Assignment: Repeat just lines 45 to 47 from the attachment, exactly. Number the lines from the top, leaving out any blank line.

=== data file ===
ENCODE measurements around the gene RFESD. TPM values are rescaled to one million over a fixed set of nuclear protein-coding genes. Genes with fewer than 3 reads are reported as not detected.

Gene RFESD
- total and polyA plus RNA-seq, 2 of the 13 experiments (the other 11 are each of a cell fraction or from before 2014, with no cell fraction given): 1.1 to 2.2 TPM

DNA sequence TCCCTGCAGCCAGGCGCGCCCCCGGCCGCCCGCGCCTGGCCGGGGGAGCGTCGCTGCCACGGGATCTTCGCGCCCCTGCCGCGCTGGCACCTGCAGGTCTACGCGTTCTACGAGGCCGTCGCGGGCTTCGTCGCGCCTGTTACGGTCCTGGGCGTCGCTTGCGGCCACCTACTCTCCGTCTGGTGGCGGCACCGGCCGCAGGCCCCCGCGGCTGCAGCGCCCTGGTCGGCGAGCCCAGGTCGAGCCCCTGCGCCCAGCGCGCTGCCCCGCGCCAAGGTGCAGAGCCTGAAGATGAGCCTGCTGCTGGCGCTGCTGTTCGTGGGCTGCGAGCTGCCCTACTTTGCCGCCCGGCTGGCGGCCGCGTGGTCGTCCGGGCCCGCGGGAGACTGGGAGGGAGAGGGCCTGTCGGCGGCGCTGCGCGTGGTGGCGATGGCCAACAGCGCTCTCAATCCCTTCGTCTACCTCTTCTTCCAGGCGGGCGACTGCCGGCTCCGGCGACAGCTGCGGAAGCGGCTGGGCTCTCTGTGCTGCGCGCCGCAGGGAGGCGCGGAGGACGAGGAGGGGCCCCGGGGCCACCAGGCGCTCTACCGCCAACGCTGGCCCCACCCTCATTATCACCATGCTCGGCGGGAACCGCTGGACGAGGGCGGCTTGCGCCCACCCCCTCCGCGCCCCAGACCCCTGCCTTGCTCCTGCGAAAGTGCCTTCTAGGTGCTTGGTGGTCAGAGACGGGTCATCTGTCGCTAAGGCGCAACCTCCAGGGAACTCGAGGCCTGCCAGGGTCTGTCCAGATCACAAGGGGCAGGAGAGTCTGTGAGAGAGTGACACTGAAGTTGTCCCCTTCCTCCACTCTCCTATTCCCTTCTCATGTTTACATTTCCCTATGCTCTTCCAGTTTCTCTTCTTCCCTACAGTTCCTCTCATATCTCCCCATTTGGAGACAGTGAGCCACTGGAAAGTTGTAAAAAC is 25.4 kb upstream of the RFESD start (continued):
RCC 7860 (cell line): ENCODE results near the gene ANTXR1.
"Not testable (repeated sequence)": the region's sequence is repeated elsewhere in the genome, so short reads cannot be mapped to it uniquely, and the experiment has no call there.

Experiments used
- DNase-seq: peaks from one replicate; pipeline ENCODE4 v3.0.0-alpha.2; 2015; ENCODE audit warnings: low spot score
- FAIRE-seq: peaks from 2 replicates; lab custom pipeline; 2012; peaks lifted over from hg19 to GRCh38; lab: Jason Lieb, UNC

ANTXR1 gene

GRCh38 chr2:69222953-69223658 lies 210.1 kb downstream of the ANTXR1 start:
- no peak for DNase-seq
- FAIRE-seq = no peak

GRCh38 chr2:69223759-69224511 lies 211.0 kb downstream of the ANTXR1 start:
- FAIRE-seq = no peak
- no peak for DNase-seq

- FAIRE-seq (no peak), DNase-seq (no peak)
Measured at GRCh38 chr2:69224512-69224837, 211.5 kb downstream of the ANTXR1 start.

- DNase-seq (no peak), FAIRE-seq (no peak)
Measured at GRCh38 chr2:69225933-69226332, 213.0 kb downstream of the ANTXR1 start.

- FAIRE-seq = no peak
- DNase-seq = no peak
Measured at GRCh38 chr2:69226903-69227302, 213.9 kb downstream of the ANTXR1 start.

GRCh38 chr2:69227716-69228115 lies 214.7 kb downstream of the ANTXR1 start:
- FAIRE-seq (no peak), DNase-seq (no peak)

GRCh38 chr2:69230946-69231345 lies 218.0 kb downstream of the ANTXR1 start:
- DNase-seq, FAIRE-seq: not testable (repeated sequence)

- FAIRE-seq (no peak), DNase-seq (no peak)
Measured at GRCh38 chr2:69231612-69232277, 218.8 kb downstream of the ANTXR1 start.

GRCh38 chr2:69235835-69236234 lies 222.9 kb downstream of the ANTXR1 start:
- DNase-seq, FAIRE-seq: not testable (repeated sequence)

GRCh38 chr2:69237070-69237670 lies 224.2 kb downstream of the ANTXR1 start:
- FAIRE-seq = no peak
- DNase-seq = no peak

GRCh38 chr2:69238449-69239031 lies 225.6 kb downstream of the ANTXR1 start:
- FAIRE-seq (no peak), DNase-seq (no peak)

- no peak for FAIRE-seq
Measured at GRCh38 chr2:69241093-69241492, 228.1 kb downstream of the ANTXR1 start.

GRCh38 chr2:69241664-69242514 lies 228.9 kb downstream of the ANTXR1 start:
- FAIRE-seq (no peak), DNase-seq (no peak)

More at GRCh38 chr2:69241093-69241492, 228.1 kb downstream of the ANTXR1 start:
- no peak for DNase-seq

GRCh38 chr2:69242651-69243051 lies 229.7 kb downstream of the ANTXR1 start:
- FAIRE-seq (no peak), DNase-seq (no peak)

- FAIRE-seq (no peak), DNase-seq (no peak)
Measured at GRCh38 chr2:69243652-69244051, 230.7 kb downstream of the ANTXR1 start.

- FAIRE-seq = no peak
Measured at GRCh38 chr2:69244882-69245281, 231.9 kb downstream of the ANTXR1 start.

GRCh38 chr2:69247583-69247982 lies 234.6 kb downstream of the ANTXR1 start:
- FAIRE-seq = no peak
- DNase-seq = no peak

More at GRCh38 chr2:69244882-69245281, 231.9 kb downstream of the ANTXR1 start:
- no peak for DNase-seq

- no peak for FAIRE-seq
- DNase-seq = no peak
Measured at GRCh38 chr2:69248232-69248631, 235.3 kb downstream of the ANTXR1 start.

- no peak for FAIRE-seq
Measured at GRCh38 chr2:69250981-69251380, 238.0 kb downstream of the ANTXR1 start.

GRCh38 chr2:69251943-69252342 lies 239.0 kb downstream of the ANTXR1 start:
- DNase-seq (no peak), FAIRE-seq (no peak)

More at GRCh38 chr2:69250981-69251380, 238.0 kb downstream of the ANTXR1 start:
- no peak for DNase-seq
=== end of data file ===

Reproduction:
- FAIRE-seq (no peak), DNase-seq (no peak)
Measured at GRCh38 chr2:69243652-69244051, 230.7 kb downstream of the ANTXR1 start.

- FAIRE-seq = no peak